But when a) and b) don't produce one sleepy, brown-eyed John, she instantly leaps to c) which typically goes along the lines of CHECK THE WINDOWS! CHECK THE YARD! SOMEONE STOLE MY KID!
I can think of any number of valid reasons.
Too many horror movies as a teenager.
Mary Higgens Clark Where Are the Children? type pulp fiction as an adult.
If you're in need of a cathartic cry, please read this piece by Ann Voskamp.
So much of motherhood seems eternal -- and I am mean both the good and the dreary. The laundry will never end, but you'll always have a small hand in yours as you cross the street. Sibling squabbles drone on and on and on, but you spend a good chunk of every evening reading books on the couch. Tense words fly over homework and curfews and screen time, but late nights end with tight hugs and early mornings begin with shared coffee.
I find myself on the brink of something.
My oldest is moving toward adulthood. The braces are gone, the SAT has been taken, college looms in the not so very distant future. Meanwhile my youngest is taking us through our last set of firsts.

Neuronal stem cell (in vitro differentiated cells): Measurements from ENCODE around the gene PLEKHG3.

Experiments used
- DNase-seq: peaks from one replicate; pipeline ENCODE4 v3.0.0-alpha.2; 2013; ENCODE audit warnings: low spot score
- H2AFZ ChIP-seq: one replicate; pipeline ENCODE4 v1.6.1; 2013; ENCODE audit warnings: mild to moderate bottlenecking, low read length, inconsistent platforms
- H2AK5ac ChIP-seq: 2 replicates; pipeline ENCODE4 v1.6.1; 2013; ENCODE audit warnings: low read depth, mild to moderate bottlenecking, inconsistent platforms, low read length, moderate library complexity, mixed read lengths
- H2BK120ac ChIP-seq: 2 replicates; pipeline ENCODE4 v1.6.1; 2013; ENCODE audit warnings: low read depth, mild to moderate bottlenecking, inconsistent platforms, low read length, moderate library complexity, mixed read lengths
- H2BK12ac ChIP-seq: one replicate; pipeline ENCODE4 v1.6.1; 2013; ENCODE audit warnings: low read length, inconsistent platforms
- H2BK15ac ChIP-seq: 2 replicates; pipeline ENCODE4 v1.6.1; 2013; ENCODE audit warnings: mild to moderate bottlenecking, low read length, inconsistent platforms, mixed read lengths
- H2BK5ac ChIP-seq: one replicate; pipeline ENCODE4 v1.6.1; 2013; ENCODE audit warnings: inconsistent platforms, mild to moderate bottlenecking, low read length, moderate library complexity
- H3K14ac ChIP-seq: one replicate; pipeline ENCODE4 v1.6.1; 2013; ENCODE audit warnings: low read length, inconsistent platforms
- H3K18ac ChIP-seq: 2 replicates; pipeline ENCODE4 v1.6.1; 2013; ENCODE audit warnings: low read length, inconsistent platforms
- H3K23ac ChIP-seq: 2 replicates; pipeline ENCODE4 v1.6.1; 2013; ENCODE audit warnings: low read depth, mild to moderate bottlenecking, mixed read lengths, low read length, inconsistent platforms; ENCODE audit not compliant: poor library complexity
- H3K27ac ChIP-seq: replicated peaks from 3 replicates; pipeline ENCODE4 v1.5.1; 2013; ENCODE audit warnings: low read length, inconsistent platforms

Our last set of firsts.
She's about to lose her first tooth which will be our last first tooth. I won't have another first day of kindergarten. She already swims, but she doesn't yet ride a bike. Yes, there will be more firsts. But unless a really, really big surprise comes our way, these firsts -- the tooth, the bike -- will be our last firsts.
A part of me breaks when I think about these things.
But another part of me quickly texts my friend to get that nifty box.
Handle with care, reads the top of John's dryer box.
This cardboard and duct tape behemoth is not exactly the decorating statement I had in mind when I envisioned John's new room. But babies don't keep, as the saying goes. John is welcome to sleep in his ever-growing, double-wide fort.
(As long as he keeps his mother apprised of his whereabouts).